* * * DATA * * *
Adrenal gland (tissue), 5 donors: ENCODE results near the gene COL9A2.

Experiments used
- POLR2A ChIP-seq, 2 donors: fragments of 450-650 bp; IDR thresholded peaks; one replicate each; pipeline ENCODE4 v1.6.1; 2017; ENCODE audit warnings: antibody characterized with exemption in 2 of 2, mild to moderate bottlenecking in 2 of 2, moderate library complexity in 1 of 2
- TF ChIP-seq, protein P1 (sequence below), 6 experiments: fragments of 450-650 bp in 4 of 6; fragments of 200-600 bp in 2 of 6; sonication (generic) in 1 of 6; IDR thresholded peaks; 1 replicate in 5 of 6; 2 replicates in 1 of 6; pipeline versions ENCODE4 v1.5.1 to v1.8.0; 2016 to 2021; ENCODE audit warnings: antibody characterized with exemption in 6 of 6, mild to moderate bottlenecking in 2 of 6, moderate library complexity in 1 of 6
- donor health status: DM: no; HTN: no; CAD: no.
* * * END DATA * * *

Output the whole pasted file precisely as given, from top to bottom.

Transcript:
Adrenal gland (tissue), 5 donors: ENCODE results near the gene COL9A2.

Experiments used
- POLR2A ChIP-seq, 2 donors: fragments of 450-650 bp; IDR thresholded peaks; one replicate each; pipeline ENCODE4 v1.6.1; 2017; ENCODE audit warnings: antibody characterized with exemption in 2 of 2, mild to moderate bottlenecking in 2 of 2, moderate library complexity in 1 of 2
- TF ChIP-seq, protein P1 (sequence below), 6 experiments: fragments of 450-650 bp in 4 of 6; fragments of 200-600 bp in 2 of 6; sonication (generic) in 1 of 6; IDR thresholded peaks; 1 replicate in 5 of 6; 2 replicates in 1 of 6; pipeline versions ENCODE4 v1.5.1 to v1.8.0; 2016 to 2021; ENCODE audit warnings: antibody characterized with exemption in 6 of 6, mild to moderate bottlenecking in 2 of 6, moderate library complexity in 1 of 6
- donor health status: DM: no; HTN: no; CAD: no.